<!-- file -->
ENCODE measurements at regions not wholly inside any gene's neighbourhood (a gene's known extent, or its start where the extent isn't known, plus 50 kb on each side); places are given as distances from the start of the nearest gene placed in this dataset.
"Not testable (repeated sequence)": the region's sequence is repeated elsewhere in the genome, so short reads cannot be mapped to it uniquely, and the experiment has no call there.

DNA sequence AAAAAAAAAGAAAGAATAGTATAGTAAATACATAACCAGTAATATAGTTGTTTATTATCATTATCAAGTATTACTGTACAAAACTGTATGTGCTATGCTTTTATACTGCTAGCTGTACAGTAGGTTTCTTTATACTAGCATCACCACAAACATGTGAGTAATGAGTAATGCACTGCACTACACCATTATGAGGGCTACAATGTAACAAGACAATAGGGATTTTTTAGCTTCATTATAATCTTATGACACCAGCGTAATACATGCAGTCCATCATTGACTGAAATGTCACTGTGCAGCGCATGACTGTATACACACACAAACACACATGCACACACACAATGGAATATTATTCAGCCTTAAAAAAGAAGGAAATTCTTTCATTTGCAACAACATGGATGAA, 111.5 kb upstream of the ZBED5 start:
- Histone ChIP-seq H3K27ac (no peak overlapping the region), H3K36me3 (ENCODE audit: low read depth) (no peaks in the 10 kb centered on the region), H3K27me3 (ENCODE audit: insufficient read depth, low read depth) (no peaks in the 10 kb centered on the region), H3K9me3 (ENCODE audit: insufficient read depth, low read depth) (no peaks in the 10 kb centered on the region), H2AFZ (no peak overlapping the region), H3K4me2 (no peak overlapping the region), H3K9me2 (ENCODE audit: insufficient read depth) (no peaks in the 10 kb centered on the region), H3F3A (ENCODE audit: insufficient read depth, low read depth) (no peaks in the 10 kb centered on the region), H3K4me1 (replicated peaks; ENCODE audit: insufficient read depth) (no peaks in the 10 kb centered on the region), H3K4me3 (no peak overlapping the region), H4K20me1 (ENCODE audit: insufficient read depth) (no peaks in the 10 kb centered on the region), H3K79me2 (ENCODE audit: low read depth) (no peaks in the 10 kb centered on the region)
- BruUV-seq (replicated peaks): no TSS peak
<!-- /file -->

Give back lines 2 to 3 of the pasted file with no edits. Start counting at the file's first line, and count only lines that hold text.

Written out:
"Not testable (repeated sequence)": the region's sequence is repeated elsewhere in the genome, so short reads cannot be mapped to it uniquely, and the experiment has no call there.

DNA sequence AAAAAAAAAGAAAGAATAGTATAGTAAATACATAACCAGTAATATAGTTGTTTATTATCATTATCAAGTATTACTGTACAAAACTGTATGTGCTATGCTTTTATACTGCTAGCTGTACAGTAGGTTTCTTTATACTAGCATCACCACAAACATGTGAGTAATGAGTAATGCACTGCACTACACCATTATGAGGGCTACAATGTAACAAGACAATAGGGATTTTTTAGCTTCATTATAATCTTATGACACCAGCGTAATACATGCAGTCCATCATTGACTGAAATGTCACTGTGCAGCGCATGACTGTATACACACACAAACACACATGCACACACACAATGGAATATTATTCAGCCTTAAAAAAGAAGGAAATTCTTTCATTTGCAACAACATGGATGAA, 111.5 kb upstream of the ZBED5 start: